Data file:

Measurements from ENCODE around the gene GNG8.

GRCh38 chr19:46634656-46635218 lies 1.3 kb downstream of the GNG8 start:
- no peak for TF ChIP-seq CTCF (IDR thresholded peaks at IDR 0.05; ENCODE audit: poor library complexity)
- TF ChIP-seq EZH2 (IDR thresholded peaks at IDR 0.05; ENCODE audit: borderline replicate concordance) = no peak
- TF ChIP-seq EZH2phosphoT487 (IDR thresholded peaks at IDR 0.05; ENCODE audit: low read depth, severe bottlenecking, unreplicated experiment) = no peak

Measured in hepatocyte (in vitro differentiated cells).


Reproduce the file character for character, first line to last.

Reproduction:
Measurements from ENCODE around the gene GNG8.

GRCh38 chr19:46634656-46635218 lies 1.3 kb downstream of the GNG8 start:
- no peak for TF ChIP-seq CTCF (IDR thresholded peaks at IDR 0.05; ENCODE audit: poor library complexity)
- TF ChIP-seq EZH2 (IDR thresholded peaks at IDR 0.05; ENCODE audit: borderline replicate concordance) = no peak
- TF ChIP-seq EZH2phosphoT487 (IDR thresholded peaks at IDR 0.05; ENCODE audit: low read depth, severe bottlenecking, unreplicated experiment) = no peak

Measured in hepatocyte (in vitro differentiated cells).